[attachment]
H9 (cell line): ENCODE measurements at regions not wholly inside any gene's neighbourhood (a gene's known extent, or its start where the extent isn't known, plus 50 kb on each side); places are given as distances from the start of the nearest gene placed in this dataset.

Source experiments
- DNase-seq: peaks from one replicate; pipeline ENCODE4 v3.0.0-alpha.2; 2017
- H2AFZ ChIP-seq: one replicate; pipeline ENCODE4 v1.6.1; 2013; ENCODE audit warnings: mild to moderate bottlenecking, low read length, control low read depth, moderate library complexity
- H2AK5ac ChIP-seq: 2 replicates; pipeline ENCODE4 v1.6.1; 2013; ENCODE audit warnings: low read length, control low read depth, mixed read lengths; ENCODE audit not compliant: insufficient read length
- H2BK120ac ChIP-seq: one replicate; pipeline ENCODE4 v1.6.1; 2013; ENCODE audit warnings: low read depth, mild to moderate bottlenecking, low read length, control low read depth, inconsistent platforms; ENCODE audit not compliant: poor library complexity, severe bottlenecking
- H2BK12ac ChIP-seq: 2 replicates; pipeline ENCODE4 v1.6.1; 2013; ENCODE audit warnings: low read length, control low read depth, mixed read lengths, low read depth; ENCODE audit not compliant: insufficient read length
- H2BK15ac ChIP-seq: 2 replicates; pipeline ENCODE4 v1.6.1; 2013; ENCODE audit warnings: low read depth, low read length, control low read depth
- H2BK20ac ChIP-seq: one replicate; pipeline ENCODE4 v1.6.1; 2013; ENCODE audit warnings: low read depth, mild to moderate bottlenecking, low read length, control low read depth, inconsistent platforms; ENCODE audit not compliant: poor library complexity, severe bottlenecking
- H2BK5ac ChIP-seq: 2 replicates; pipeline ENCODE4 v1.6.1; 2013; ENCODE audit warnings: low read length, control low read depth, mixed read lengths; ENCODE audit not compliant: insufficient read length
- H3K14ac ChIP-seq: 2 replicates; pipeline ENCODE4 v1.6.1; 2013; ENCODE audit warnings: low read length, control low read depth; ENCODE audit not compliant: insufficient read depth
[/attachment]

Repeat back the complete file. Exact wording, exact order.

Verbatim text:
H9 (cell line): ENCODE measurements at regions not wholly inside any gene's neighbourhood (a gene's known extent, or its start where the extent isn't known, plus 50 kb on each side); places are given as distances from the start of the nearest gene placed in this dataset.

Source experiments
- DNase-seq: peaks from one replicate; pipeline ENCODE4 v3.0.0-alpha.2; 2017
- H2AFZ ChIP-seq: one replicate; pipeline ENCODE4 v1.6.1; 2013; ENCODE audit warnings: mild to moderate bottlenecking, low read length, control low read depth, moderate library complexity
- H2AK5ac ChIP-seq: 2 replicates; pipeline ENCODE4 v1.6.1; 2013; ENCODE audit warnings: low read length, control low read depth, mixed read lengths; ENCODE audit not compliant: insufficient read length
- H2BK120ac ChIP-seq: one replicate; pipeline ENCODE4 v1.6.1; 2013; ENCODE audit warnings: low read depth, mild to moderate bottlenecking, low read length, control low read depth, inconsistent platforms; ENCODE audit not compliant: poor library complexity, severe bottlenecking
- H2BK12ac ChIP-seq: 2 replicates; pipeline ENCODE4 v1.6.1; 2013; ENCODE audit warnings: low read length, control low read depth, mixed read lengths, low read depth; ENCODE audit not compliant: insufficient read length
- H2BK15ac ChIP-seq: 2 replicates; pipeline ENCODE4 v1.6.1; 2013; ENCODE audit warnings: low read depth, low read length, control low read depth
- H2BK20ac ChIP-seq: one replicate; pipeline ENCODE4 v1.6.1; 2013; ENCODE audit warnings: low read depth, mild to moderate bottlenecking, low read length, control low read depth, inconsistent platforms; ENCODE audit not compliant: poor library complexity, severe bottlenecking
- H2BK5ac ChIP-seq: 2 replicates; pipeline ENCODE4 v1.6.1; 2013; ENCODE audit warnings: low read length, control low read depth, mixed read lengths; ENCODE audit not compliant: insufficient read length
- H3K14ac ChIP-seq: 2 replicates; pipeline ENCODE4 v1.6.1; 2013; ENCODE audit warnings: low read length, control low read depth; ENCODE audit not compliant: insufficient read depth